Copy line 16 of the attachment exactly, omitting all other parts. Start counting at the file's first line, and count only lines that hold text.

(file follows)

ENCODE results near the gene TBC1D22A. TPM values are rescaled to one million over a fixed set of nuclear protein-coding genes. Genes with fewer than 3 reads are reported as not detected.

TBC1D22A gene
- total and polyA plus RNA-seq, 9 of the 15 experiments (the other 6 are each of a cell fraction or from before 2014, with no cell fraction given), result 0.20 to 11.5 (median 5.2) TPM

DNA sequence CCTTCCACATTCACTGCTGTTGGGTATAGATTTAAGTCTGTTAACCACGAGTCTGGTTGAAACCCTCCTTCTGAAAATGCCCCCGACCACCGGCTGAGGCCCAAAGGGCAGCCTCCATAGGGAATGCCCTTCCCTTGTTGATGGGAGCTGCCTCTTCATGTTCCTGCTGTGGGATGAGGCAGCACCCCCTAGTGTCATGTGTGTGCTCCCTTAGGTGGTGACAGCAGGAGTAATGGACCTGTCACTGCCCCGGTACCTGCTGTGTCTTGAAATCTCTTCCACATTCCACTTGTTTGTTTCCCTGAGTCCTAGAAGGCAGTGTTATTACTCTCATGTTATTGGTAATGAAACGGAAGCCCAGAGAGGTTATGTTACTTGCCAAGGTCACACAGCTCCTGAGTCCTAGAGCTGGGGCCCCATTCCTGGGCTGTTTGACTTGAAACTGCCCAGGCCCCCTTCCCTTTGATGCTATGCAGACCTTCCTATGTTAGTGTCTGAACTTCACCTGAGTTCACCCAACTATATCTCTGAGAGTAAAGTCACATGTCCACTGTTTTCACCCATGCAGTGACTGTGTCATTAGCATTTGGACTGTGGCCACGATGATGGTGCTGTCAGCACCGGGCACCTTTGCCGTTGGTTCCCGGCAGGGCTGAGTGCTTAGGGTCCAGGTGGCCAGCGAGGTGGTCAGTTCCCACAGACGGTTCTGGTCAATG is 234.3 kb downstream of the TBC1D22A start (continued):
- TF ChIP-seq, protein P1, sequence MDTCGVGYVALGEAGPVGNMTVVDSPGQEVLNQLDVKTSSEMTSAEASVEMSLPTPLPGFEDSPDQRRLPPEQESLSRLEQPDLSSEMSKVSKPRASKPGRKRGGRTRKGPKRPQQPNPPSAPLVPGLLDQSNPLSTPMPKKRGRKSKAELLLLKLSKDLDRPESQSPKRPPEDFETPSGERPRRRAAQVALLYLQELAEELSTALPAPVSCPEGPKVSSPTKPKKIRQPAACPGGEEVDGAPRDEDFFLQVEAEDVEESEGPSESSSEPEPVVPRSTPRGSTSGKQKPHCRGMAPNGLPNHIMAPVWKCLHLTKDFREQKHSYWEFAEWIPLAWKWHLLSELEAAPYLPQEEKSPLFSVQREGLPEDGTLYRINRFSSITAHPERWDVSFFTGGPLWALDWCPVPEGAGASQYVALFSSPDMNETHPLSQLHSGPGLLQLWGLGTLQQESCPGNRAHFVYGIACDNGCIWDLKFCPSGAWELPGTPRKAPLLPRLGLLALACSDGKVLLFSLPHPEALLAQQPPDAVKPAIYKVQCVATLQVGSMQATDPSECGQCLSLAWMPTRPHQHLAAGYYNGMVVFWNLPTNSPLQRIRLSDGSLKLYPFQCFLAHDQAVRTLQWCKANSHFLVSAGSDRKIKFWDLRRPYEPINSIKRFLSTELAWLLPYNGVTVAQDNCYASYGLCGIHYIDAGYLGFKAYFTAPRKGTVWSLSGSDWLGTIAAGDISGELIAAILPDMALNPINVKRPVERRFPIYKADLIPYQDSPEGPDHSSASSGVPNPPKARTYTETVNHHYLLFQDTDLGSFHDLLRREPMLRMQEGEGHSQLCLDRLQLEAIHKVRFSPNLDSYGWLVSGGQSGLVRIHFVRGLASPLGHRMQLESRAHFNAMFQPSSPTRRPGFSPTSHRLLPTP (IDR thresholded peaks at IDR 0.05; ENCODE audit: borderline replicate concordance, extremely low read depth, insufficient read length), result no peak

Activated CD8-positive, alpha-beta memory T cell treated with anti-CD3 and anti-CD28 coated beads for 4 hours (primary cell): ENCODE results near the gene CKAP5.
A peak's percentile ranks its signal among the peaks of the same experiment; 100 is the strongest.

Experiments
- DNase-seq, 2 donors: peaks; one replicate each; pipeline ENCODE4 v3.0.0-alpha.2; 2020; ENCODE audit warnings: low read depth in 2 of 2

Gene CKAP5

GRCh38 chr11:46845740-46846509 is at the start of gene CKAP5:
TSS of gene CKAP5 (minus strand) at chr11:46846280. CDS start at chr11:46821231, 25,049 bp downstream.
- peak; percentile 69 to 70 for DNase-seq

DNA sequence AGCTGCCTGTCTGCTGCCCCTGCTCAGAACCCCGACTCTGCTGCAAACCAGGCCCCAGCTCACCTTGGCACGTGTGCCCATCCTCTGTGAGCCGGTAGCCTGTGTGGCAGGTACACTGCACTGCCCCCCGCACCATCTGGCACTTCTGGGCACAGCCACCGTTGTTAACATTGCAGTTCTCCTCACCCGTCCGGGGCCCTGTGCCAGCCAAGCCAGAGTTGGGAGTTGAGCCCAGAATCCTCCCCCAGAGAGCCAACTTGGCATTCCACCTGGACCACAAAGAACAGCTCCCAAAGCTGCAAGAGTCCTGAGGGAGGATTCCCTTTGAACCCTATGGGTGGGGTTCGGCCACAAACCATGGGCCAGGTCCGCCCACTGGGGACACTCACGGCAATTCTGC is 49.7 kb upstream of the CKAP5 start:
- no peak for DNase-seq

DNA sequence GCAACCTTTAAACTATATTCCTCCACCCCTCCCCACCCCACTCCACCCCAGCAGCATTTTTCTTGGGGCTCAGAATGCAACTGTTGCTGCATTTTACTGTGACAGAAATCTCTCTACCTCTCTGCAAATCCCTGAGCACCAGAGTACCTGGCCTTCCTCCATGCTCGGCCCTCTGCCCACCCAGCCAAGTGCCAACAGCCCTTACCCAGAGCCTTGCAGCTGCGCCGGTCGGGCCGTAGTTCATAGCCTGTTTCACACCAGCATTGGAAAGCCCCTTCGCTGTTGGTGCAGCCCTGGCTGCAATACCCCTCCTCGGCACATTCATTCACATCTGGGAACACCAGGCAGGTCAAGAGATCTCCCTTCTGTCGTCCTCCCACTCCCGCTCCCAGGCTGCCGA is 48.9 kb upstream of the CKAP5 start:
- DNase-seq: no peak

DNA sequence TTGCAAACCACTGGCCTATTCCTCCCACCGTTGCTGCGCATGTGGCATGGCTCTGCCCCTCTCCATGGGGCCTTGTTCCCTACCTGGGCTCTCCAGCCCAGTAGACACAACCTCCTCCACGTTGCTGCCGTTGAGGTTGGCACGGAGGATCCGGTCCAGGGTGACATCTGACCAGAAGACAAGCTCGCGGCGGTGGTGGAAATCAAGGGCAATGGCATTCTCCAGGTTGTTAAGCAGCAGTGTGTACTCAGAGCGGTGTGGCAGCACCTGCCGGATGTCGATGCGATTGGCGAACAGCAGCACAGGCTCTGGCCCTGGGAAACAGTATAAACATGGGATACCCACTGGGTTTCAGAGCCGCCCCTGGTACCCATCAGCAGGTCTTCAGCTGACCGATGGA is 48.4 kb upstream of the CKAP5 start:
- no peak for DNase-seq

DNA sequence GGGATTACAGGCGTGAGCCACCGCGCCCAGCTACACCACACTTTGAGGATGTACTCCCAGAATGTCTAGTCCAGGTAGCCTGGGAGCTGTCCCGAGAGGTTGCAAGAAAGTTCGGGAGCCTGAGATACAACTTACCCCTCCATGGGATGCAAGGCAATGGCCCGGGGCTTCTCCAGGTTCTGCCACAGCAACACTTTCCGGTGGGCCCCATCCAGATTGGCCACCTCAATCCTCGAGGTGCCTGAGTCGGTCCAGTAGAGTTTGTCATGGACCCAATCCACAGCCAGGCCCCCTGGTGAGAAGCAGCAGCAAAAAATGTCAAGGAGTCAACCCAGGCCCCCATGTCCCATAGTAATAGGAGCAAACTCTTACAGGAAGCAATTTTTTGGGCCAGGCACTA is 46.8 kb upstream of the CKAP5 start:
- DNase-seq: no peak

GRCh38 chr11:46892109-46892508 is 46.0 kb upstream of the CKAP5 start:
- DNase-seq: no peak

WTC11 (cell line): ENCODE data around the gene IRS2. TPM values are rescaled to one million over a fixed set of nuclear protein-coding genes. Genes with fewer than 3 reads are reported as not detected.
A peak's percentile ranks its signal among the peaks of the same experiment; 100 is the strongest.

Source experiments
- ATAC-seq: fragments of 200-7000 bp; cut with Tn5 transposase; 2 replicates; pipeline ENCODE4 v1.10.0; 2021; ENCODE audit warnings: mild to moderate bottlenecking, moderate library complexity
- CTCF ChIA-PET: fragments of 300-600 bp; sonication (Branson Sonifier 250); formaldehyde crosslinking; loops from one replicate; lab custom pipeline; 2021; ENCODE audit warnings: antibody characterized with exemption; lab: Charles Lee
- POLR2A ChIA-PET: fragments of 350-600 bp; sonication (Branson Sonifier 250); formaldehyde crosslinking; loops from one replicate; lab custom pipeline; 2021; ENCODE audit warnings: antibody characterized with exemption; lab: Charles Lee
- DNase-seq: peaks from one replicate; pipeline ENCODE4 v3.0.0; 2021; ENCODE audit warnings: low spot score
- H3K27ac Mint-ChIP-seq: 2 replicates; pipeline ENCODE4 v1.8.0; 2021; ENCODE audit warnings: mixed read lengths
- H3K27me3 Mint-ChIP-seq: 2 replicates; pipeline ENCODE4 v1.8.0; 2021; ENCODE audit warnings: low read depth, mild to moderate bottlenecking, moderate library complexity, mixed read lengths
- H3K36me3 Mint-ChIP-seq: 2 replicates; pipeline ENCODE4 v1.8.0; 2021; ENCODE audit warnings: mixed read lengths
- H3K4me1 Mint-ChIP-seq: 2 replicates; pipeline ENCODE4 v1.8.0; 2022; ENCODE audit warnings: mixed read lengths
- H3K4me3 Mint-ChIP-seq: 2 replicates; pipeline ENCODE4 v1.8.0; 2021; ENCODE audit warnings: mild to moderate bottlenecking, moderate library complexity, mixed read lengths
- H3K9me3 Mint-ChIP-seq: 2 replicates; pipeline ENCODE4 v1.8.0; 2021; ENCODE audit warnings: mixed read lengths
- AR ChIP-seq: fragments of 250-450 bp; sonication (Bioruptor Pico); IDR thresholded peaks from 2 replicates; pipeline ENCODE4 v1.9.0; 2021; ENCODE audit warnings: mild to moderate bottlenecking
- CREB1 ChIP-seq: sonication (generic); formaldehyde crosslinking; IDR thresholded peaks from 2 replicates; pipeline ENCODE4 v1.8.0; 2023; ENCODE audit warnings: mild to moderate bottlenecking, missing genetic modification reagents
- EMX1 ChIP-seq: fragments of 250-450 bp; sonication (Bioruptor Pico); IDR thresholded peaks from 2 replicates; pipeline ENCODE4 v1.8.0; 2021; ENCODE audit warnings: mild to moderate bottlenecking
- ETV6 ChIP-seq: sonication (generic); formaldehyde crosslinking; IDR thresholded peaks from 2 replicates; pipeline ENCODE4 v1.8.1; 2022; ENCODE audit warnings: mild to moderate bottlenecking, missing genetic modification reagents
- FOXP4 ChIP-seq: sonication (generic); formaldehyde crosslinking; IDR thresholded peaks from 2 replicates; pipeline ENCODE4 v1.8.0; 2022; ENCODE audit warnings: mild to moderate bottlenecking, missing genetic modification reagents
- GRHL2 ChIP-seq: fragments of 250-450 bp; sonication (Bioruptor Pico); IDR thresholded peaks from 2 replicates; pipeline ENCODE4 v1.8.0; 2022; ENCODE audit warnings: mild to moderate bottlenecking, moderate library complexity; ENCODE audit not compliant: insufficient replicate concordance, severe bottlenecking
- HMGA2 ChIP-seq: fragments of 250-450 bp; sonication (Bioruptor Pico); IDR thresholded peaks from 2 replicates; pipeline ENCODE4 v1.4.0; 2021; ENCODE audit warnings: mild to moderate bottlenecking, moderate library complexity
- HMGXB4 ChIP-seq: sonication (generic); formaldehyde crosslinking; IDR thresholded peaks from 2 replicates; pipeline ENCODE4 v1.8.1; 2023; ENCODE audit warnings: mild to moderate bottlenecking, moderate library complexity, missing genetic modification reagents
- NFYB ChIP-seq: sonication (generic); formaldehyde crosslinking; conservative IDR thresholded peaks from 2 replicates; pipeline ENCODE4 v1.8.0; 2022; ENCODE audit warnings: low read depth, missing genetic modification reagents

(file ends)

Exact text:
DNA sequence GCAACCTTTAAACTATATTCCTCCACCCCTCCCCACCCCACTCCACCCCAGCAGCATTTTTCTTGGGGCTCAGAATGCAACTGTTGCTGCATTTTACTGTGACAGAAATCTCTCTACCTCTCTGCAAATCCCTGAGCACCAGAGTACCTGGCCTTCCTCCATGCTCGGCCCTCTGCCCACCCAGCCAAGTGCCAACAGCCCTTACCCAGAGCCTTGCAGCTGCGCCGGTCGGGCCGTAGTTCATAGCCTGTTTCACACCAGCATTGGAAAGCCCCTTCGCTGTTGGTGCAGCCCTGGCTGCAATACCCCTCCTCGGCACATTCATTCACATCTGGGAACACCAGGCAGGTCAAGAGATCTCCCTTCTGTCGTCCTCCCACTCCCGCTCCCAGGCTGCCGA is 48.9 kb upstream of the CKAP5 start: